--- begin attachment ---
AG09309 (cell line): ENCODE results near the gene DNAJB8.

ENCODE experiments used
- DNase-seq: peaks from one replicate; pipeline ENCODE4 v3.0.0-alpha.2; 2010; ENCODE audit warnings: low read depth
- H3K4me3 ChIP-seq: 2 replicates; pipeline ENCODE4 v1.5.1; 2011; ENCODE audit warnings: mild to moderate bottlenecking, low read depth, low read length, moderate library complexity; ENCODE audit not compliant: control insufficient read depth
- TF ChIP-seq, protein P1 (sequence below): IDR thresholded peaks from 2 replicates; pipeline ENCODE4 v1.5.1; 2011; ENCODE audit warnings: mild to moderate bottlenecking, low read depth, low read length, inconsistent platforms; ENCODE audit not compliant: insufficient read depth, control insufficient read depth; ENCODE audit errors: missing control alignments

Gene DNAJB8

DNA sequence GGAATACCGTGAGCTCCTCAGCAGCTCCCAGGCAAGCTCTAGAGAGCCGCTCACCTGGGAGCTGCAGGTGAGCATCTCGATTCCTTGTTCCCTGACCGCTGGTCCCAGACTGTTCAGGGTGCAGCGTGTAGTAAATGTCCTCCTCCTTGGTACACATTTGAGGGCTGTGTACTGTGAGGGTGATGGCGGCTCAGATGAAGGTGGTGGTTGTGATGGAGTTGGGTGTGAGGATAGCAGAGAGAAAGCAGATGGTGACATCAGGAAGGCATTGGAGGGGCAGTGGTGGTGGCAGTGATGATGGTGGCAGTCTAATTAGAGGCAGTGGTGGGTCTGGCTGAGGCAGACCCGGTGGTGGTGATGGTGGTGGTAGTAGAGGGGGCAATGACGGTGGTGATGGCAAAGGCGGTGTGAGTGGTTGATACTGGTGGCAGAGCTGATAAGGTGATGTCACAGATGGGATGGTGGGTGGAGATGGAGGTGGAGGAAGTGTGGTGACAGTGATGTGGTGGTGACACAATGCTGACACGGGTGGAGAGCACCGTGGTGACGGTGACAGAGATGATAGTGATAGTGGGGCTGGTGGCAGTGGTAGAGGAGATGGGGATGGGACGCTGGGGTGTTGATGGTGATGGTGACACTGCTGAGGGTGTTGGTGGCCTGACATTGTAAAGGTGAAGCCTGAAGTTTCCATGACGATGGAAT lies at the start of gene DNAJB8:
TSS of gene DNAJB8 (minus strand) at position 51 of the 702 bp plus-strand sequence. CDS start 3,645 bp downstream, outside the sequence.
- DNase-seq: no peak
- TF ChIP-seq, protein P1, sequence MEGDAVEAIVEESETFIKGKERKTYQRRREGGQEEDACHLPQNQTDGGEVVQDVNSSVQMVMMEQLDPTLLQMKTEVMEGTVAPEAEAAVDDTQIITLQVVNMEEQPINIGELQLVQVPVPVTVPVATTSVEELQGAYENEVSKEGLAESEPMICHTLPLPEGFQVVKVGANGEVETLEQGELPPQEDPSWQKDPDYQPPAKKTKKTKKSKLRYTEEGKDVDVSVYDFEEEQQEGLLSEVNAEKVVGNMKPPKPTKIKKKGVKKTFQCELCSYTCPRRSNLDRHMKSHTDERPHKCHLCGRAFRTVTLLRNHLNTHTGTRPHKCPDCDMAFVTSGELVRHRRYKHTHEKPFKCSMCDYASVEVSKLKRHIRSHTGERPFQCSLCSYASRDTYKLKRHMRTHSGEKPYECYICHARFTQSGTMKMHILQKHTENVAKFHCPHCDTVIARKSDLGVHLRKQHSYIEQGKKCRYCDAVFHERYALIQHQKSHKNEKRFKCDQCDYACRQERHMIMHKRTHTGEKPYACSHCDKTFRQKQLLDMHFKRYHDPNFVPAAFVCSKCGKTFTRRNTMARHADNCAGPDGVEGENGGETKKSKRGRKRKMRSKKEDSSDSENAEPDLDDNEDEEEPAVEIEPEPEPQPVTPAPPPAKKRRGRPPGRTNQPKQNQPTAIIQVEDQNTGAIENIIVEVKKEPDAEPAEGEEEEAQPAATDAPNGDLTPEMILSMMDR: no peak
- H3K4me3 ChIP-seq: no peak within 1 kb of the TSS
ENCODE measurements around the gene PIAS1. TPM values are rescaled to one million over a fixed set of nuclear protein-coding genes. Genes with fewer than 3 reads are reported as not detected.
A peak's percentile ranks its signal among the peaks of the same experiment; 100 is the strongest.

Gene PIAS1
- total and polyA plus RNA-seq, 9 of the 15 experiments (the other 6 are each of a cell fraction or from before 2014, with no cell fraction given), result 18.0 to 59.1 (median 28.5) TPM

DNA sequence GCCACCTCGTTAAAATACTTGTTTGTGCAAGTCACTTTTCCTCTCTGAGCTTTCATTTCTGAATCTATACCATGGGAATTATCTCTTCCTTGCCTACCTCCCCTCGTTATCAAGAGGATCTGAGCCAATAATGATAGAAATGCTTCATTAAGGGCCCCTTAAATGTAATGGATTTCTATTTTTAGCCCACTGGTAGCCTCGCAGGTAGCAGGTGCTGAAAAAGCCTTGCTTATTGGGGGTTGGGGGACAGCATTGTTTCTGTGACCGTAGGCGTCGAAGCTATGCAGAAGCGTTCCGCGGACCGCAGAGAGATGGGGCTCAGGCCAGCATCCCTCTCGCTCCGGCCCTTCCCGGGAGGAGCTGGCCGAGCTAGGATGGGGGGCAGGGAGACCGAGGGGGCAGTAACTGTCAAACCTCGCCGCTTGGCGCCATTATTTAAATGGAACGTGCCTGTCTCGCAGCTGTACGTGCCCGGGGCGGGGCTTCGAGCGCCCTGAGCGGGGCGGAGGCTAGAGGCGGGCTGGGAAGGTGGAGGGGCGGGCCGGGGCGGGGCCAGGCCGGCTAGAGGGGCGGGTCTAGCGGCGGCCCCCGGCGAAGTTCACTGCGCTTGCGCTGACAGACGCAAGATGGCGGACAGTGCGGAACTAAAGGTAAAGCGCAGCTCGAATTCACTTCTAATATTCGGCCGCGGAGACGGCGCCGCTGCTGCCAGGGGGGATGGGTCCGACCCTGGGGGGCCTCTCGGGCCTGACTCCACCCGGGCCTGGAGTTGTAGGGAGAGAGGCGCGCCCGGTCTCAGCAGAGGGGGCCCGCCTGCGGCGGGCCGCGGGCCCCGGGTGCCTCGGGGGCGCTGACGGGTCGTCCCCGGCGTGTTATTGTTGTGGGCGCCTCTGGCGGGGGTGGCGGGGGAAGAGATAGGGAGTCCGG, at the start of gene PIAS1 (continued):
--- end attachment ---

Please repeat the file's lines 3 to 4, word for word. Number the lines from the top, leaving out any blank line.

- DNase-seq: peaks from one replicate; pipeline ENCODE4 v3.0.0-alpha.2; 2010; ENCODE audit warnings: low read depth
- H3K4me3 ChIP-seq: 2 replicates; pipeline ENCODE4 v1.5.1; 2011; ENCODE audit warnings: mild to moderate bottlenecking, low read depth, low read length, moderate library complexity; ENCODE audit not compliant: control insufficient read depth